Community College vs Vocational School vs 4-Year College: A Quick Comparison

We’ve covered the top reasons why you might choose to start your higher education journey at a community college, vocational school, or four-year college. But we want to make it easy to evaluate all the pros and cons of each type of school side by side! 

To help you weigh these educational options with all the facts on hand, we’ve put together a table that maps out six important factors to consider as you choose a type of college. 

Check out the table below to compare the pros and cons of community college, vocational school, and 4-year college in terms of location, cost, financial aid, on-campus housing, commuter friendliness, and non-traditional students. 

 
Community College
Vocational School
4-Year College
Location 
Usually located in bigger cities.
Sometimes have multiple campuses to make it easier to attend.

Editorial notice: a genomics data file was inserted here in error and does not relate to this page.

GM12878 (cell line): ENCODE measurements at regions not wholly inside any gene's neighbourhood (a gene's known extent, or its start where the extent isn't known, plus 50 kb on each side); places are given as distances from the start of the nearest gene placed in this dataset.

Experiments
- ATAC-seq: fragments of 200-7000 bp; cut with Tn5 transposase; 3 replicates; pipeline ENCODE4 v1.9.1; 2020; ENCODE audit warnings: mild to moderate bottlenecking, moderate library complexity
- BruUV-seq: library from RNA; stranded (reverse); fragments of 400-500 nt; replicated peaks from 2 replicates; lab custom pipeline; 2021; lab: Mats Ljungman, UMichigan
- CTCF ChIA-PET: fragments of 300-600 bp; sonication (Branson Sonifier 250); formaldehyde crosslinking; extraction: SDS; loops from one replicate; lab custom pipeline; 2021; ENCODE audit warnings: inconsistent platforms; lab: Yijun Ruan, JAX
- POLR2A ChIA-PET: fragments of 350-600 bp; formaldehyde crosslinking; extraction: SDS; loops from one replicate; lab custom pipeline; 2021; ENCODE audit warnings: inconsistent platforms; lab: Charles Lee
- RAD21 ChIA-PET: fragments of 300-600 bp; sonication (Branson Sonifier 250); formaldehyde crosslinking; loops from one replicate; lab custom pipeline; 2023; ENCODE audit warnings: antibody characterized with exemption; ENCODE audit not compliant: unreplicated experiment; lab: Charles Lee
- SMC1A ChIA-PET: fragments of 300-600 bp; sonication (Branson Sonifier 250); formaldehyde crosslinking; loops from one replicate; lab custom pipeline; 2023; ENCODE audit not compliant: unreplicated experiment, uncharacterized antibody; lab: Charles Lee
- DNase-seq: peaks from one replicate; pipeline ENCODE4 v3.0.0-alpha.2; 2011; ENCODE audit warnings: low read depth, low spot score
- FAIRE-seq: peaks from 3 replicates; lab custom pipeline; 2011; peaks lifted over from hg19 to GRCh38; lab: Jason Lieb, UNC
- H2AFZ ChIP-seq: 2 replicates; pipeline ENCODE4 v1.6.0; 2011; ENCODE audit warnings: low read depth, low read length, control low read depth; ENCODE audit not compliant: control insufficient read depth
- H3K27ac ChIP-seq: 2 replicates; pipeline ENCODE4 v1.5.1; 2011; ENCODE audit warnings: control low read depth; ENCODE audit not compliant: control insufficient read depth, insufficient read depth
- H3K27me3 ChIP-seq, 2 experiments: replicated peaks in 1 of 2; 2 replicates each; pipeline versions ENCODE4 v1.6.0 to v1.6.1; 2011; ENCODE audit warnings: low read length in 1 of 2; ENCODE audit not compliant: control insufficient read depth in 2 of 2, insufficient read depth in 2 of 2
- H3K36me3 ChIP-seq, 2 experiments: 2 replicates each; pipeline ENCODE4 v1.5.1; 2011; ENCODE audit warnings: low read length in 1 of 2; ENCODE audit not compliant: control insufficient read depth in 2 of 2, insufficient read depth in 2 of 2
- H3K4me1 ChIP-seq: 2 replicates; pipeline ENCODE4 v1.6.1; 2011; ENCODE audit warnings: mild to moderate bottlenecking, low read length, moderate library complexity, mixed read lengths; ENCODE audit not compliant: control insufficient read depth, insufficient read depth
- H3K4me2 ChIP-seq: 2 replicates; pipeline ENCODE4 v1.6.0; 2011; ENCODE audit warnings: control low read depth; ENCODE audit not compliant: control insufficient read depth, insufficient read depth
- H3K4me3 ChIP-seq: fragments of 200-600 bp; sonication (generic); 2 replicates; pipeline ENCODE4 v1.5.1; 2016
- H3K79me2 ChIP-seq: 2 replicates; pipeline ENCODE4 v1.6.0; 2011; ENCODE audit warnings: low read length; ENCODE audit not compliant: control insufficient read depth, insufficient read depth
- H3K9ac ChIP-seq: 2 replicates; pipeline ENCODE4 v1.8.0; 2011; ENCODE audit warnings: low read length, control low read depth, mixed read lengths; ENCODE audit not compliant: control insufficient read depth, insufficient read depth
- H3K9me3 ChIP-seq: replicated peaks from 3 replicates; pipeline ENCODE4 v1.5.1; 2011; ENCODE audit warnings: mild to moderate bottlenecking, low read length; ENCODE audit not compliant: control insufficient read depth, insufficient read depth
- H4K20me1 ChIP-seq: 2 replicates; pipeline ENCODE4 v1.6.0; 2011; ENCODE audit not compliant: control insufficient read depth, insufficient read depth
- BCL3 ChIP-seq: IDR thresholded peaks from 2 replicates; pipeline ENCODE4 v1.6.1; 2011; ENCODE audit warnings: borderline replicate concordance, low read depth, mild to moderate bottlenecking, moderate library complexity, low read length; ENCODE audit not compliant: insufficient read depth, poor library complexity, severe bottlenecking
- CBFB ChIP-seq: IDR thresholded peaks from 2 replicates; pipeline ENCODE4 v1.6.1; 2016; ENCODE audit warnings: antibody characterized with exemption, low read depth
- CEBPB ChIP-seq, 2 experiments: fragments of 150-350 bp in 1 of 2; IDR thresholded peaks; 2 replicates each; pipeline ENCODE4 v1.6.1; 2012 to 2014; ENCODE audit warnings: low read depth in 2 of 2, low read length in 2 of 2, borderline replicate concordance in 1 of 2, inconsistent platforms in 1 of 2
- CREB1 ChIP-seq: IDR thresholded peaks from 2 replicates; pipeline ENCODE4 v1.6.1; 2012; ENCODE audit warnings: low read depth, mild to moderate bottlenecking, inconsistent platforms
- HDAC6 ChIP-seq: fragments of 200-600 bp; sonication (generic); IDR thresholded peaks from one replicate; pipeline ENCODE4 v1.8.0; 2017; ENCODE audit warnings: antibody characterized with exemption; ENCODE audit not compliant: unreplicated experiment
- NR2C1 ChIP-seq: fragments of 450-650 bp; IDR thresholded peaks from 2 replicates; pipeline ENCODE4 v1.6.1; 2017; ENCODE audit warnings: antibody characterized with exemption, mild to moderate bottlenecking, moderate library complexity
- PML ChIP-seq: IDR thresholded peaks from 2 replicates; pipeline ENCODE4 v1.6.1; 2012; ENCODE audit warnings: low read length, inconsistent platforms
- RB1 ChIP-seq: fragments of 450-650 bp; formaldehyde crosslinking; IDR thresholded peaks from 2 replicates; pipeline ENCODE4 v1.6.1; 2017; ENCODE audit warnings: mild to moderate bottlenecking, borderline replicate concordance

Typically geared toward accommodating local students.
Can be found in both big cities and rural areas. 
Can be found in small, medium, and large cities. Not common in very small rural areas. 
With the exception of very large or very urban schools, classes are held on one big campus.
Cost 
Average annual tuition for public community college is approximately $4,808 for in-state students and $8,589 for out-of-state students.
Total overall cost for the entire program is approximately $33,000.
Average cost of annual tuition at any four-year institution is $20,471 (not including room, board, fees, etc.).
Financial Aid
Students are eligible for federal financial aid programs, including federal and private loans to students and federal, state/local, and institutional grants.
In 2017-2018, 78% of all first-time, two-year community college students received some form of financial aid. 
Merit- and need-based scholarship opportunities are available. 
Programs that last longer than 15 weeks are eligible for all forms of federal student aid, including grants and student loans.
Programs that are shorter than 15 weeks are only eligible for the federal Direct Loan program.
Scholarship opportunities are available.
Students are eligible for federal financial aid programs, including federal and private loans to students and federal, state/local, and institutional grants.